Retail revolutionary: how does a real estate developer become a household name? Being a prolific builder like Salomon Cohen and his Constructora Sambil helps. Naming massive shopping malls for yourself doesn’t hurt either – Constructora Sambil
SOLOMON COHEN CAN HARDLY WALK A FEW blocks in Caracas without laying eyes on one of his many projects, including apartment buildings, office towers and shopping malls. As one of Venezuela’s top real estate developers, his Constructora Sambil has built dozens of the capital city’s modem landmark buildings during the past 42 years.
More than 14,000 families live in Sambil-built apartments. Thousands of caraquenos work in Sambil-constructed office buildings. But it’s hundreds of thousands of shoppers who have turned Sambil into a household word in Caracas during the past two years, thanks to the enormous shopping mall that bears the company’s name, Centro Sambil.
With some 250,000 square meters of space, the US$300 million Centro Sambil is reputedly the largest mall in South America. The company claims the mall attracts 400,000 shoppers weekly to its 540 stores. The week the mall opened, crowds of shoppers overran it. The masses proved too much to handle when shiny new escalators, designed to move shoppers through the multilevel mall, broke down. “We never imagined the success we would have with this,” says Cohen, the trim, grandfatherly president and CEO of Constructora Sambil.
Sambil is becoming a byword across Venezuela as Cohen, buoyed by his huge hit in Caracas, pursues an aggressive expansion of his retail concept in the country’s major cities. In November, he opened the US$90 million Centro Sambil Valencia, 120 miles west of Caracas, and May is earmarked for the ribbon-cutting for the Sambil Margarita Island. After that, five more Sambils are slotted for construction. “We plan to do one every 10 to 12 months,” says the 73-year-old Cohen.
Cohen got the idea for Centro Sambil from Venezuelans’ favorite place to shop — Miami. “I saw the malls there filled with Venezuelans, so I thought why not bring that here,’ he recalls in his simple manner.
Cohen and his six children, who all work in the company, traveled the globe to study malls and to select the best concepts for Centro Sambil, which took six years to finish. The mall was developed more as an entertainment center than strictly as a place to shop, an adaptation of the mixed-use real estate concept Cohen pioneered in Venezuela. Centro Sambil boasts cinemas, a bowling alley, a rooftop amusement park and an aquarium, as well as an amphitheater for events. Given the lack of anchor department stores in Venezuela, this was an important feature.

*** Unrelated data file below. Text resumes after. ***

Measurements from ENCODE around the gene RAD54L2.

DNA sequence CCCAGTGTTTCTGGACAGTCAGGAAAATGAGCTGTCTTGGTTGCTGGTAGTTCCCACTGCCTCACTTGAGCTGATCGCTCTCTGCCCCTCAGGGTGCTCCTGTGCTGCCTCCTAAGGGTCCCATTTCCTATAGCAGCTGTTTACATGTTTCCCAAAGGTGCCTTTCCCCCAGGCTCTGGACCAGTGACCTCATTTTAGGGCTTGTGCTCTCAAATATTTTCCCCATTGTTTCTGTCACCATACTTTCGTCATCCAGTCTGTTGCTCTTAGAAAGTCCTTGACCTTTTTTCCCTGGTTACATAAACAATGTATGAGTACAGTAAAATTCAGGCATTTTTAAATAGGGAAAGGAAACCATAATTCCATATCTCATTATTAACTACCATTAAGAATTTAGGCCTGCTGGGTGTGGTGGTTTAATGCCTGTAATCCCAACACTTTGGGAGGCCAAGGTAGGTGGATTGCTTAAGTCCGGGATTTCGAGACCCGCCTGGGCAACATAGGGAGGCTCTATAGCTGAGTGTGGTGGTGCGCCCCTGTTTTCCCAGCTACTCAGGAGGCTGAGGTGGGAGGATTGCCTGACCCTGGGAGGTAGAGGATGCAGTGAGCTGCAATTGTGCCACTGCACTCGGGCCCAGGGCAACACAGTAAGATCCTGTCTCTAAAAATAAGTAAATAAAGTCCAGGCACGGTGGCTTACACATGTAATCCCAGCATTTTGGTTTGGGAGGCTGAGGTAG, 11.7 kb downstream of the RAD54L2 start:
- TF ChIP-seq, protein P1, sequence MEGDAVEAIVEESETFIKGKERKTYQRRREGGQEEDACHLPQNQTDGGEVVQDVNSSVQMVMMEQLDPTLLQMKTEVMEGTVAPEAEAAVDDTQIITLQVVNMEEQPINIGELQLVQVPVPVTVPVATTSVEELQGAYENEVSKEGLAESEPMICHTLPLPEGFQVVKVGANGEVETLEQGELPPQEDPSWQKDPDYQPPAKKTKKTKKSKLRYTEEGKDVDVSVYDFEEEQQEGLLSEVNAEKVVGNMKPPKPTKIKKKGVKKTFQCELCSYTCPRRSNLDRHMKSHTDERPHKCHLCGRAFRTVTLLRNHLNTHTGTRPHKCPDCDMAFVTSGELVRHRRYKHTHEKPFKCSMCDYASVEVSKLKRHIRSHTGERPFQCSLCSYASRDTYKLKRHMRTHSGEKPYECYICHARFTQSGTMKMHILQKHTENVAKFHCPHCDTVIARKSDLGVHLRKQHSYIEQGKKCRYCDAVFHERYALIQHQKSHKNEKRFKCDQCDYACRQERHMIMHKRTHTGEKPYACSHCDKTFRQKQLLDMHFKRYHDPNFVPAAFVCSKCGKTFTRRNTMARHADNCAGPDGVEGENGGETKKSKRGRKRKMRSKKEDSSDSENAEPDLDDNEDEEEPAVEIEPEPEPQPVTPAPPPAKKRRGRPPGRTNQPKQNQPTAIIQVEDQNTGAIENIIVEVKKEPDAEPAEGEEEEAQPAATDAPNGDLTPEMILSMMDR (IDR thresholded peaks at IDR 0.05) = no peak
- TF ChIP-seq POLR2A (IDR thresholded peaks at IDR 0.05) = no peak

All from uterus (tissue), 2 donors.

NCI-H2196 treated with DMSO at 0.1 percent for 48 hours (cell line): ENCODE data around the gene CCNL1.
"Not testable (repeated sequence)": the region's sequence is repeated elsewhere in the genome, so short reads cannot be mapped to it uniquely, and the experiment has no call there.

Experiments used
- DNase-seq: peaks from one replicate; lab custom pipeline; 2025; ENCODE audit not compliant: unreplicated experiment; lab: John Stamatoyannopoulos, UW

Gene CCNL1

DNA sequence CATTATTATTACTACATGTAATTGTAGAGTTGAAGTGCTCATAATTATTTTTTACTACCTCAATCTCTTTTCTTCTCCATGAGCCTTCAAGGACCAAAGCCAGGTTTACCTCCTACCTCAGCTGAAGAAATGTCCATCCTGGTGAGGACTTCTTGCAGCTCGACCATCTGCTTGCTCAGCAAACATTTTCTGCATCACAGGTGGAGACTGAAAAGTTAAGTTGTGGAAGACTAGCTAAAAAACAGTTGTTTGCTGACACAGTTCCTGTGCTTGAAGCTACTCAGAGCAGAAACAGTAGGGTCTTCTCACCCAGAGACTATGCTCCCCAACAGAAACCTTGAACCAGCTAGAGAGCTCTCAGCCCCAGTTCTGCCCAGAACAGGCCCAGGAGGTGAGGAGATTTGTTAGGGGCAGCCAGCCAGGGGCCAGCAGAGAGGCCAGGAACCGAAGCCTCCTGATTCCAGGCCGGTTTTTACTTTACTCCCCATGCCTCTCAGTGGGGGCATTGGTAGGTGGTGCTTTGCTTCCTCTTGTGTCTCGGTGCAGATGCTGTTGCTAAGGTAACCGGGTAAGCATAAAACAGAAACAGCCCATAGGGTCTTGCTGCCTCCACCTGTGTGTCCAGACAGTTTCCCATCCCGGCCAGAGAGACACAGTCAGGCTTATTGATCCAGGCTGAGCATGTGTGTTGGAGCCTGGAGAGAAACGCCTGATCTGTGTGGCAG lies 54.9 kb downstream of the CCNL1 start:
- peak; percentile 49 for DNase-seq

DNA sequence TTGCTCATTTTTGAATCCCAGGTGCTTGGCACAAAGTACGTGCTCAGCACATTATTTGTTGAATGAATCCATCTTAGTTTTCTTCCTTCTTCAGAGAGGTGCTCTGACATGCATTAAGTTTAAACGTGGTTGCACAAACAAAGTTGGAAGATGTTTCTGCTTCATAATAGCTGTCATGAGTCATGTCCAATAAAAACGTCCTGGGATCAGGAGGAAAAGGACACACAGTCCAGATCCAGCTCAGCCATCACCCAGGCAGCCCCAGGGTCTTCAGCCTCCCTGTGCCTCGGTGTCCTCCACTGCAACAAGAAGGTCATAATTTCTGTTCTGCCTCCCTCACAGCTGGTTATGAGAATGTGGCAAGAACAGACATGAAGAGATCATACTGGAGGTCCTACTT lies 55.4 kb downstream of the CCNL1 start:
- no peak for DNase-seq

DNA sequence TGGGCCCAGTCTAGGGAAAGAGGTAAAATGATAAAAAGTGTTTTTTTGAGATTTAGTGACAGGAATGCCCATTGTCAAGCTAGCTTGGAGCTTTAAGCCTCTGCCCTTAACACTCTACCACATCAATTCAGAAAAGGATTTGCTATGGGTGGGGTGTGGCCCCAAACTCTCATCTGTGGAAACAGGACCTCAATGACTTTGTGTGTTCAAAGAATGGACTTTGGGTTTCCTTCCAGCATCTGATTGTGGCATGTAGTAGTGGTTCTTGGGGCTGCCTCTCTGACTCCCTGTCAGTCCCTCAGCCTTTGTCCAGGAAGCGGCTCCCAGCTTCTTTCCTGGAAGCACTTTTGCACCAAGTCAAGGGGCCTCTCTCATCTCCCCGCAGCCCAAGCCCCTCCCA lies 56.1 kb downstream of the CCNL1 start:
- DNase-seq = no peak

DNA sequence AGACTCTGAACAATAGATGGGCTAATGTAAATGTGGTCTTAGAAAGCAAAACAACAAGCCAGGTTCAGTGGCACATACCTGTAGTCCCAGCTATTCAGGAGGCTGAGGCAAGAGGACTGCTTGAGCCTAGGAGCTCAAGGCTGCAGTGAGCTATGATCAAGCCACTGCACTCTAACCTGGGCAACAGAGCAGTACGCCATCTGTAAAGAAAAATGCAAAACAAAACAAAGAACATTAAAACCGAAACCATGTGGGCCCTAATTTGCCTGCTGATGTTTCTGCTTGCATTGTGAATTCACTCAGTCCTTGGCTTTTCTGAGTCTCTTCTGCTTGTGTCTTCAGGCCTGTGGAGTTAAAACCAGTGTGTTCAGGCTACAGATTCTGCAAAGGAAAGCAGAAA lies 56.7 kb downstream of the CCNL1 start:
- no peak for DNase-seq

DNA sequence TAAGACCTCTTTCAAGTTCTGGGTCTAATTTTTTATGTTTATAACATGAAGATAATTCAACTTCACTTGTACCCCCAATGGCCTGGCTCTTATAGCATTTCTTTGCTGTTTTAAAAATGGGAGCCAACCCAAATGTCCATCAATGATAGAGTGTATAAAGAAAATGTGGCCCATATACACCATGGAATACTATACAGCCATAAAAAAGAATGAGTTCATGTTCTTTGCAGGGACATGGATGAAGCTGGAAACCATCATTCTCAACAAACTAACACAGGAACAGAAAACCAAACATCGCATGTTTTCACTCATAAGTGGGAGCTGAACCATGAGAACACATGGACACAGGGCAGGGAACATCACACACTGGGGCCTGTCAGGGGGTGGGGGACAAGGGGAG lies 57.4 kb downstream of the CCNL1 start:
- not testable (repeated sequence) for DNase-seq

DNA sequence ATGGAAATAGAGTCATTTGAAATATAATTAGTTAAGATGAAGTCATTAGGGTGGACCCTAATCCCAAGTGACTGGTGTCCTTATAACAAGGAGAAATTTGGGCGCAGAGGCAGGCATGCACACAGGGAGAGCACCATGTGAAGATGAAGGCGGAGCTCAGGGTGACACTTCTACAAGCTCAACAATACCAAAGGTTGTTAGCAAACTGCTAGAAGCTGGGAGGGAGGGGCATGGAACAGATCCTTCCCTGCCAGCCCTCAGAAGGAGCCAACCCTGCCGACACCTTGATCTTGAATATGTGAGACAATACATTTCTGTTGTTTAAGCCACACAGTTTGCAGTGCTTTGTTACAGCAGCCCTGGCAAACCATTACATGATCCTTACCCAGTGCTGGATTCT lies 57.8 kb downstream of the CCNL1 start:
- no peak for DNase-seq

Although malls have long existed in Venezuela, they are closer to strip centers, typically scruffy and anchored around a supermarket. The Cohens chose to make Centro Sambil a sleek American-style mall, both in its orientation to encourage shopping and in its administration. It is open 365 clays a year, from 10 a.m. to 9 p.m., unheard of in the Venezuelan retail business. “Here, stores close at 5 or 6 p.m., just when people are getting out of work. They close at midday for lunch, and on the weekends,” says Cohen as he looks out the window of his spacious office. The panorama affords a view of numerous Cohen projects, including a US$100 million, state-of-the-art office complex under construction a block away, and several luxury apartment buildings nearby.
A central part of the company’s retail strategy has been to maintain ownership of the Centro Sambil stores and rent them out, another departure from established practice in Venezuela. “This gives us more control over the stores,” says Cohen. “If they own the store, they can open and close when they want.” It also gives mall administrators more control over what goes into the stores. The mall operates under a “tenant mix” philosophy with quotas for different types of merchants.
Sambil produces its own electricity for the mall through an on-site plant. Cohen notes that this guarantees the mall will have power, is less expensive than buying electricity, and gives tenants extra incentive to pay their rent on time — they face an electricity cut-off.
Cohen’s concept has revolutionized Venezuelan retailing. and spawned a wave of imitators. Now similar style malls are sprouting all over the country, says Pietro Fornino, real estate consultant and editor of Real Estate Venezuela magazine. “Centro Sambil has turned around commerce in Venezuela,” he says. “The idea of the extended opening, and also the tenant mix. This benefits both the shoppers and the merchants.”